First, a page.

Remove and replace all planking fasteners. Frame holes may need restoration too. Monel is the best, but damn expensive, marine bronzes are also very good and slightly less costly. Stainless is an option if you remain in fresh water, but it should be 316 or better if 316L. Mild steel will work, but even if hot dipped they'll eventually rust and weep orange stains everywhere. Brass has no business on a boat except to hang a picture on a bulkhead.

    Use polysulfide in the underwater seams (3M 101 or similar) not polyurethane (3M 5200 or similar).

    Sheath in Dynel or Xynole for much better abrasion resistance then regular 'glass. Use epoxy for your sheathing and all glue joints you don't want to have to worry about again or are highly loaded. Consider epoxy bonding all fasteners and hardware, especially under the LWL. Do not bond the rubs (bottom or topside) just bed in polysulfide and bond the fasteners. You'll ding these up and have to fix them at some point.
     
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  10. Ben Biron
    Joined: Nov 2007
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    Location: Northwood New Hampshire, USA

    Ben Biron Junior Member

    Thanks Charlie and Par. I have a feeling that yanking fasteners will be a bear. From what I can see on the rear deck, the fasteners are about every 2 1/4 " apart. Should I expect to see the same on the plywood planking?
    I'll be hauling over to a freinds barn in the next few days to get started on it. I'm hoping to be able to comple steps 1-3 and maybe step 8 this winter (gets darn cold in that barn), then do all the epoxy/finish steps in April/May when the temps are up a bit higher. Before I roll it over to remove the sheathing, should I put any bracing inside to help maintain strength and shape, or should it be OK as is? Also, should I treat the wood with anything to prevent further drying out?
    Ben
     
  11. PAR
    Joined: Nov 2003
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    Location: Eustis, FL

    PAR Yacht Designer/Builder

    Your furniture, dashboard, deck beams and aft deck area will hold her pretty well, so skip the braces. If you discover the futtocks (frame pieces) aren't well attached to the gussets or floors, then some bracing would be necessary to keep her from "opening up" as you remove planking.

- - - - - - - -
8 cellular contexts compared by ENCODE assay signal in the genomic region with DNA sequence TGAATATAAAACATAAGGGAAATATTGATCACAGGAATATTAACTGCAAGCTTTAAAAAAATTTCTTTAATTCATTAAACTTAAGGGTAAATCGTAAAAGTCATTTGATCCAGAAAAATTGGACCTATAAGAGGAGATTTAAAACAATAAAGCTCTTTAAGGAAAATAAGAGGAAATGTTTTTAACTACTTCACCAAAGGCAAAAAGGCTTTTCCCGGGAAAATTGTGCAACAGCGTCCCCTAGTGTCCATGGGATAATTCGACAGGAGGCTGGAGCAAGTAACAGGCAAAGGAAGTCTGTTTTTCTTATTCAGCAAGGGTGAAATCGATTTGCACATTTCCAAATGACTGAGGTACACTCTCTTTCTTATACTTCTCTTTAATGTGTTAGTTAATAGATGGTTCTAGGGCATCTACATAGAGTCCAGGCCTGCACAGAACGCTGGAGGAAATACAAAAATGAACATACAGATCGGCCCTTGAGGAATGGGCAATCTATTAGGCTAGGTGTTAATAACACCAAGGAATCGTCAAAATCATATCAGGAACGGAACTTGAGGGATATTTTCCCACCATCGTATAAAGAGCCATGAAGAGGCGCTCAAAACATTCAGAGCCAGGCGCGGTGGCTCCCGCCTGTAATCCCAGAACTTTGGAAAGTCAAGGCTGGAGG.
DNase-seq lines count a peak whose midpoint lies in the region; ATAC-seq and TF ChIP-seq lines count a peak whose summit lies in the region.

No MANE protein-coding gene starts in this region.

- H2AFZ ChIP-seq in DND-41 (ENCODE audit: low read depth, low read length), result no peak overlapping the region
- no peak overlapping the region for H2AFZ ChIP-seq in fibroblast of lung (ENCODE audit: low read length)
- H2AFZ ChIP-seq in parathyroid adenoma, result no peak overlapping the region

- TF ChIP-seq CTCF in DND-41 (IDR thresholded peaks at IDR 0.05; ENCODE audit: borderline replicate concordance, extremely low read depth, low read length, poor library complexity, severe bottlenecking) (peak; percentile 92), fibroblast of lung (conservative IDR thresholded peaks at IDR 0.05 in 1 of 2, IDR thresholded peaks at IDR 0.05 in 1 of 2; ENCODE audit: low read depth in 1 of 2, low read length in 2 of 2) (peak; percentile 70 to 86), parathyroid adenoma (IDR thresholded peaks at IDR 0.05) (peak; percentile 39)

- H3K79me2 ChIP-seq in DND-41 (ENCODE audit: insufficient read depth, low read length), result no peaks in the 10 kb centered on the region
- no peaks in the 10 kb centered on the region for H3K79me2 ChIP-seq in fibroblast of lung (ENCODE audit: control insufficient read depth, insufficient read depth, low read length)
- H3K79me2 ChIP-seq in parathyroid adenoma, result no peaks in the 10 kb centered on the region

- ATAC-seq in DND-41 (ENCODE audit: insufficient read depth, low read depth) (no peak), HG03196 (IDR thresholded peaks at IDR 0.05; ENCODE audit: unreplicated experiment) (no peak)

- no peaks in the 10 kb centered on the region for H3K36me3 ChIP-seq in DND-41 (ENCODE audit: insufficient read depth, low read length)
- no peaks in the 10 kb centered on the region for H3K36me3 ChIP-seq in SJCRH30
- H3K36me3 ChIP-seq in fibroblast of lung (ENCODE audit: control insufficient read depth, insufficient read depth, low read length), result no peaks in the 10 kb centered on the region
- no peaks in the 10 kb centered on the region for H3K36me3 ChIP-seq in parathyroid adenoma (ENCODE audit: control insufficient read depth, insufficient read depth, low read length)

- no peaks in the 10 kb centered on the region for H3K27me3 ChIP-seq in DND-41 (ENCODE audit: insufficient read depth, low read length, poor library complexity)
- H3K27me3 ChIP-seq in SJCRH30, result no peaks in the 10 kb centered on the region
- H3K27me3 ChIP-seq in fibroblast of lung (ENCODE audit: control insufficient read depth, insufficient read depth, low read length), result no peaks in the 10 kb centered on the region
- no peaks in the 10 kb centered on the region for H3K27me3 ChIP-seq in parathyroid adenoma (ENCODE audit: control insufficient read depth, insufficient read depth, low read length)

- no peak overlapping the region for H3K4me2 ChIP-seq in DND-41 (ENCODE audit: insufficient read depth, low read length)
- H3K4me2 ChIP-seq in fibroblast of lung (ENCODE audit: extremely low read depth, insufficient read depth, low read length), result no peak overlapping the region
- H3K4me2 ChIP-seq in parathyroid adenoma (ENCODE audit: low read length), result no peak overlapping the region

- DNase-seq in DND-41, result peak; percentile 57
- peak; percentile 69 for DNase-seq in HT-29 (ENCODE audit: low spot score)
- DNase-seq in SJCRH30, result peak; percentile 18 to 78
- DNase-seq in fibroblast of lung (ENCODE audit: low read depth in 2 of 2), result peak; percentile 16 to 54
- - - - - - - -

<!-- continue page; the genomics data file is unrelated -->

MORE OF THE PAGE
Build a strong back, which is a bit like a ladder sitting on top of a few saw horses. Make this a reasonable height so you can get under it when necessary. The strong back should have arms that reach up and attach to the floors, stringers, frames, whatever's handy. If you plumb the arms to the frames, you'll have an easy way to measure things, assuming the frames are perpendicular to the LWL.

    On a small boat like this, I'd modify a trailer so I can flip the boat, rest it on the trailer with the supports holding her where I want. The trailer can be moved around the shop where the tools, electricity and work areas are, which is fancy.
     
  12. Ben Biron
    Joined: Nov 2007
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    Location: Northwood New Hampshire, USA

    Ben Biron Junior Member

    My plan was to flip it onto my snowmobile trailer but I hadn't thought about making up a strongback. I supose it would be nice to be able to get under it if I have to inspect things along the way.

    So, how about applying some type of protection to the wood that's exposed and quite dry? I'm thinking that a couple more months in the barn wouldn't hurt much compared to the risk of applying some preservative that will ultimately muck with the finish work. Are there schemes that would prove to be effective but nondestructive? I've read a few things but keep finding other contradicting opinions warning of potential issues. Seems like the best one so far was simple anti-freeze. Any recommendations?
     
  13. PAR
    Joined: Nov 2003
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    Location: Eustis, FL

    PAR Yacht Designer/Builder

    If the wood is kept out of direct sun light and dry, it will be fine for a fairly long period. Don't put anything on it, you'll just have to remove it or other wise deal with whatever later. Keep it well ventilated, dry and covered and you'll be at the same place you are now, in a few months when you can get to it.
     
  14. charmc
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    charmc Senior Member

    Well said.
     

  15. Frosty

    Frosty Previous Member

    That boat reminds me very much of the boat I learned to drive in at the age of 8. I cant be sure but it really looks like a Yarecraft built in Great Yarmouth Uk in the 50's

    I would'nt get exited about my recognition but wow it certainly looks like it. The transom well is right and the bow had that beam across it ,Even the steering wheel seems familiar, and ofcourse that rounded back end.

    I have photograph of me driving it at with a 18HP evenrude,--I think.

    Im afraid the photo is in Uk at my parents house.

    I do remember that Yarecraft went bust. Long time ago.

    I wonder what google would bring.